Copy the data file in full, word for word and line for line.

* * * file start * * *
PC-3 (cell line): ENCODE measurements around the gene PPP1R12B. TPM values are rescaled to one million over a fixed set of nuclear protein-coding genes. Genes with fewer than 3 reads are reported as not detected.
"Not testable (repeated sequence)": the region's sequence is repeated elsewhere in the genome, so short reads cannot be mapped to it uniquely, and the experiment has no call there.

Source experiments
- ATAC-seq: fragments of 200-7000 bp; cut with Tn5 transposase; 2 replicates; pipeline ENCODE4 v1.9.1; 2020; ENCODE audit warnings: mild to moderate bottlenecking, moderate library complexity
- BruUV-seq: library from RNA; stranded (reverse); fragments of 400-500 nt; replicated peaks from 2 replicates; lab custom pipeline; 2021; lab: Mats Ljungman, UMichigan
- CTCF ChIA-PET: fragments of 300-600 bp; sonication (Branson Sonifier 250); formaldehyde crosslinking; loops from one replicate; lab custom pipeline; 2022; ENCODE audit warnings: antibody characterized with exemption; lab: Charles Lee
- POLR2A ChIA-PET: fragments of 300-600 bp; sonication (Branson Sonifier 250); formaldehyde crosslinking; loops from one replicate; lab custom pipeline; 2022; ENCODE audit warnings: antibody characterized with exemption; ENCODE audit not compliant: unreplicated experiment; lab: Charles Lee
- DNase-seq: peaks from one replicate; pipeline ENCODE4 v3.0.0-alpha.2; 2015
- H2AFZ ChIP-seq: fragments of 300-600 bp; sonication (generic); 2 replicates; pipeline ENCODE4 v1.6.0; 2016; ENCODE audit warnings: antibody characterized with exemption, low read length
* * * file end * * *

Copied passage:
PC-3 (cell line): ENCODE measurements around the gene PPP1R12B. TPM values are rescaled to one million over a fixed set of nuclear protein-coding genes. Genes with fewer than 3 reads are reported as not detected.
"Not testable (repeated sequence)": the region's sequence is repeated elsewhere in the genome, so short reads cannot be mapped to it uniquely, and the experiment has no call there.

Source experiments
- ATAC-seq: fragments of 200-7000 bp; cut with Tn5 transposase; 2 replicates; pipeline ENCODE4 v1.9.1; 2020; ENCODE audit warnings: mild to moderate bottlenecking, moderate library complexity
- BruUV-seq: library from RNA; stranded (reverse); fragments of 400-500 nt; replicated peaks from 2 replicates; lab custom pipeline; 2021; lab: Mats Ljungman, UMichigan
- CTCF ChIA-PET: fragments of 300-600 bp; sonication (Branson Sonifier 250); formaldehyde crosslinking; loops from one replicate; lab custom pipeline; 2022; ENCODE audit warnings: antibody characterized with exemption; lab: Charles Lee
- POLR2A ChIA-PET: fragments of 300-600 bp; sonication (Branson Sonifier 250); formaldehyde crosslinking; loops from one replicate; lab custom pipeline; 2022; ENCODE audit warnings: antibody characterized with exemption; ENCODE audit not compliant: unreplicated experiment; lab: Charles Lee
- DNase-seq: peaks from one replicate; pipeline ENCODE4 v3.0.0-alpha.2; 2015
- H2AFZ ChIP-seq: fragments of 300-600 bp; sonication (generic); 2 replicates; pipeline ENCODE4 v1.6.0; 2016; ENCODE audit warnings: antibody characterized with exemption, low read length